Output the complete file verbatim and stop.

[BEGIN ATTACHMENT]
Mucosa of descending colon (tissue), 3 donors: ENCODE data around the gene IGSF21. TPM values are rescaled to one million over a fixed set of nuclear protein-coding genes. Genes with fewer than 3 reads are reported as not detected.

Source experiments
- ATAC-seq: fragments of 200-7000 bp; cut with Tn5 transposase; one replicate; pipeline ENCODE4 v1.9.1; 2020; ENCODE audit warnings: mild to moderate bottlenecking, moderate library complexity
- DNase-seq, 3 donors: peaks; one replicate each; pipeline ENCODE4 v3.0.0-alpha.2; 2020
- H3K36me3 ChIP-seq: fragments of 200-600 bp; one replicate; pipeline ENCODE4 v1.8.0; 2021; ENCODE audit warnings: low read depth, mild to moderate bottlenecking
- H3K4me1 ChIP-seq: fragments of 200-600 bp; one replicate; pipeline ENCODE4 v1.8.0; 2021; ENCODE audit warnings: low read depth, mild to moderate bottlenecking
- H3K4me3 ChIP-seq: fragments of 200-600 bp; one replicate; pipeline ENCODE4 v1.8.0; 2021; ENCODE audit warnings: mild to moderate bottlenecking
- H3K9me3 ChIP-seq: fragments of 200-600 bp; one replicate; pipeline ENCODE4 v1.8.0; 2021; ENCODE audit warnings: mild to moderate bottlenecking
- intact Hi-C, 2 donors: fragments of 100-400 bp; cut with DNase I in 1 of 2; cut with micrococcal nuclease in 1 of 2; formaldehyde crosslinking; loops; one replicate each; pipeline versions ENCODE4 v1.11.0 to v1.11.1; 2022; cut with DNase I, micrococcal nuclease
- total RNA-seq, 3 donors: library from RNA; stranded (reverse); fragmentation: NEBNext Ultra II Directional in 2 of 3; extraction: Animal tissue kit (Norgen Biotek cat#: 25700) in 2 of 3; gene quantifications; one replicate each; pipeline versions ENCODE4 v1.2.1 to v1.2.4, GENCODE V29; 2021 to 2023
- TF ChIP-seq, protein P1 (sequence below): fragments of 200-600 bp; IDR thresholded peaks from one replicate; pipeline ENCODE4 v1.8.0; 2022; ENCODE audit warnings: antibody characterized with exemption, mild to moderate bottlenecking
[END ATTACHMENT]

Mucosa of descending colon (tissue), 3 donors: ENCODE data around the gene IGSF21. TPM values are rescaled to one million over a fixed set of nuclear protein-coding genes. Genes with fewer than 3 reads are reported as not detected.

Source experiments
- ATAC-seq: fragments of 200-7000 bp; cut with Tn5 transposase; one replicate; pipeline ENCODE4 v1.9.1; 2020; ENCODE audit warnings: mild to moderate bottlenecking, moderate library complexity
- DNase-seq, 3 donors: peaks; one replicate each; pipeline ENCODE4 v3.0.0-alpha.2; 2020
- H3K36me3 ChIP-seq: fragments of 200-600 bp; one replicate; pipeline ENCODE4 v1.8.0; 2021; ENCODE audit warnings: low read depth, mild to moderate bottlenecking
- H3K4me1 ChIP-seq: fragments of 200-600 bp; one replicate; pipeline ENCODE4 v1.8.0; 2021; ENCODE audit warnings: low read depth, mild to moderate bottlenecking
- H3K4me3 ChIP-seq: fragments of 200-600 bp; one replicate; pipeline ENCODE4 v1.8.0; 2021; ENCODE audit warnings: mild to moderate bottlenecking
- H3K9me3 ChIP-seq: fragments of 200-600 bp; one replicate; pipeline ENCODE4 v1.8.0; 2021; ENCODE audit warnings: mild to moderate bottlenecking
- intact Hi-C, 2 donors: fragments of 100-400 bp; cut with DNase I in 1 of 2; cut with micrococcal nuclease in 1 of 2; formaldehyde crosslinking; loops; one replicate each; pipeline versions ENCODE4 v1.11.0 to v1.11.1; 2022; cut with DNase I, micrococcal nuclease
- total RNA-seq, 3 donors: library from RNA; stranded (reverse); fragmentation: NEBNext Ultra II Directional in 2 of 3; extraction: Animal tissue kit (Norgen Biotek cat#: 25700) in 2 of 3; gene quantifications; one replicate each; pipeline versions ENCODE4 v1.2.1 to v1.2.4, GENCODE V29; 2021 to 2023
- TF ChIP-seq, protein P1 (sequence below): fragments of 200-600 bp; IDR thresholded peaks from one replicate; pipeline ENCODE4 v1.8.0; 2022; ENCODE audit warnings: antibody characterized with exemption, mild to moderate bottlenecking